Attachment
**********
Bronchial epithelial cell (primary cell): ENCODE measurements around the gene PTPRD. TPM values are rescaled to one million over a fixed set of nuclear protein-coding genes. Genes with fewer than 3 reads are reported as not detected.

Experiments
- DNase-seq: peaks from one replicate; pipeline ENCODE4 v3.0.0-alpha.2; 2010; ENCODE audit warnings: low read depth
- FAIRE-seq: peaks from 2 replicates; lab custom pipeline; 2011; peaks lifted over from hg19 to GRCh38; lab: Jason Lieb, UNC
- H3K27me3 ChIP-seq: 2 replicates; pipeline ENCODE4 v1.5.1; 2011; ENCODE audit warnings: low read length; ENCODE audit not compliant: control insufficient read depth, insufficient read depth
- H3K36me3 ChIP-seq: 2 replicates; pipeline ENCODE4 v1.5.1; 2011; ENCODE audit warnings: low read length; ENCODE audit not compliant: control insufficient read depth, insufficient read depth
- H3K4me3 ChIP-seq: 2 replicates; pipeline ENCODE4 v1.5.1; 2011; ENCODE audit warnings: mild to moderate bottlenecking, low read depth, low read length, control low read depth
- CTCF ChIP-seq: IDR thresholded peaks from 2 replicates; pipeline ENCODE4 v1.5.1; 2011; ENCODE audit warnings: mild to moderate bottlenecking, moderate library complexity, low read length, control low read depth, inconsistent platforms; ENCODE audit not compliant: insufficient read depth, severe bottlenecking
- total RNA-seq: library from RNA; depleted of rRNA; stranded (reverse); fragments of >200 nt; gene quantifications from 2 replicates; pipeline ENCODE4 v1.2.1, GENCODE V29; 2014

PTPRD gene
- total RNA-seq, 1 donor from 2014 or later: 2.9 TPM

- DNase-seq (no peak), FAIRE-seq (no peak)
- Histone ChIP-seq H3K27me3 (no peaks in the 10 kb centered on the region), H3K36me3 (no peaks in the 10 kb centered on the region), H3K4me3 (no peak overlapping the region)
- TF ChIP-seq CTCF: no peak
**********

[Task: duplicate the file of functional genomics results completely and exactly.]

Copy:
Bronchial epithelial cell (primary cell): ENCODE measurements around the gene PTPRD. TPM values are rescaled to one million over a fixed set of nuclear protein-coding genes. Genes with fewer than 3 reads are reported as not detected.

Experiments
- DNase-seq: peaks from one replicate; pipeline ENCODE4 v3.0.0-alpha.2; 2010; ENCODE audit warnings: low read depth
- FAIRE-seq: peaks from 2 replicates; lab custom pipeline; 2011; peaks lifted over from hg19 to GRCh38; lab: Jason Lieb, UNC
- H3K27me3 ChIP-seq: 2 replicates; pipeline ENCODE4 v1.5.1; 2011; ENCODE audit warnings: low read length; ENCODE audit not compliant: control insufficient read depth, insufficient read depth
- H3K36me3 ChIP-seq: 2 replicates; pipeline ENCODE4 v1.5.1; 2011; ENCODE audit warnings: low read length; ENCODE audit not compliant: control insufficient read depth, insufficient read depth
- H3K4me3 ChIP-seq: 2 replicates; pipeline ENCODE4 v1.5.1; 2011; ENCODE audit warnings: mild to moderate bottlenecking, low read depth, low read length, control low read depth
- CTCF ChIP-seq: IDR thresholded peaks from 2 replicates; pipeline ENCODE4 v1.5.1; 2011; ENCODE audit warnings: mild to moderate bottlenecking, moderate library complexity, low read length, control low read depth, inconsistent platforms; ENCODE audit not compliant: insufficient read depth, severe bottlenecking
- total RNA-seq: library from RNA; depleted of rRNA; stranded (reverse); fragments of >200 nt; gene quantifications from 2 replicates; pipeline ENCODE4 v1.2.1, GENCODE V29; 2014

PTPRD gene
- total RNA-seq, 1 donor from 2014 or later: 2.9 TPM

- DNase-seq (no peak), FAIRE-seq (no peak)
- Histone ChIP-seq H3K27me3 (no peaks in the 10 kb centered on the region), H3K36me3 (no peaks in the 10 kb centered on the region), H3K4me3 (no peak overlapping the region)
- TF ChIP-seq CTCF: no peak